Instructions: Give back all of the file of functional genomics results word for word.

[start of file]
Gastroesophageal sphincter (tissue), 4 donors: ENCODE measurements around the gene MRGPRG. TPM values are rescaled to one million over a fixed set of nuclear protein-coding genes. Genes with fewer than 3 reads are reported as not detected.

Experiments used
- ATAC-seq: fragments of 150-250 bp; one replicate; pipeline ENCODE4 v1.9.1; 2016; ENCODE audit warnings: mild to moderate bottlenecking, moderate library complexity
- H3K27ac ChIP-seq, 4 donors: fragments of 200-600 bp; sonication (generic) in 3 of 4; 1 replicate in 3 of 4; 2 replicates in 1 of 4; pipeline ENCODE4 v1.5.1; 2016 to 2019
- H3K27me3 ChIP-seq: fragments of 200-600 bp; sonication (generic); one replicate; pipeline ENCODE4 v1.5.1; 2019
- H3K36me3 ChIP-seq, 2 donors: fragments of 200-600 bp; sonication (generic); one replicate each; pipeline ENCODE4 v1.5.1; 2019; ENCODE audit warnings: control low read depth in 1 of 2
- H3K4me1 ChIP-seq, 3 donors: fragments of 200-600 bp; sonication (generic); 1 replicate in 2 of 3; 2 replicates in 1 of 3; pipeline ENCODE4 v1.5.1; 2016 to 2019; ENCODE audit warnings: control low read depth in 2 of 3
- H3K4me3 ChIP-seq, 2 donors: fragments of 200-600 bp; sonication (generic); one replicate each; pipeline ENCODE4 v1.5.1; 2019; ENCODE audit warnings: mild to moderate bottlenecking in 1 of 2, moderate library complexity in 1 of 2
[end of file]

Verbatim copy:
Gastroesophageal sphincter (tissue), 4 donors: ENCODE measurements around the gene MRGPRG. TPM values are rescaled to one million over a fixed set of nuclear protein-coding genes. Genes with fewer than 3 reads are reported as not detected.

Experiments used
- ATAC-seq: fragments of 150-250 bp; one replicate; pipeline ENCODE4 v1.9.1; 2016; ENCODE audit warnings: mild to moderate bottlenecking, moderate library complexity
- H3K27ac ChIP-seq, 4 donors: fragments of 200-600 bp; sonication (generic) in 3 of 4; 1 replicate in 3 of 4; 2 replicates in 1 of 4; pipeline ENCODE4 v1.5.1; 2016 to 2019
- H3K27me3 ChIP-seq: fragments of 200-600 bp; sonication (generic); one replicate; pipeline ENCODE4 v1.5.1; 2019
- H3K36me3 ChIP-seq, 2 donors: fragments of 200-600 bp; sonication (generic); one replicate each; pipeline ENCODE4 v1.5.1; 2019; ENCODE audit warnings: control low read depth in 1 of 2
- H3K4me1 ChIP-seq, 3 donors: fragments of 200-600 bp; sonication (generic); 1 replicate in 2 of 3; 2 replicates in 1 of 3; pipeline ENCODE4 v1.5.1; 2016 to 2019; ENCODE audit warnings: control low read depth in 2 of 3
- H3K4me3 ChIP-seq, 2 donors: fragments of 200-600 bp; sonication (generic); one replicate each; pipeline ENCODE4 v1.5.1; 2019; ENCODE audit warnings: mild to moderate bottlenecking in 1 of 2, moderate library complexity in 1 of 2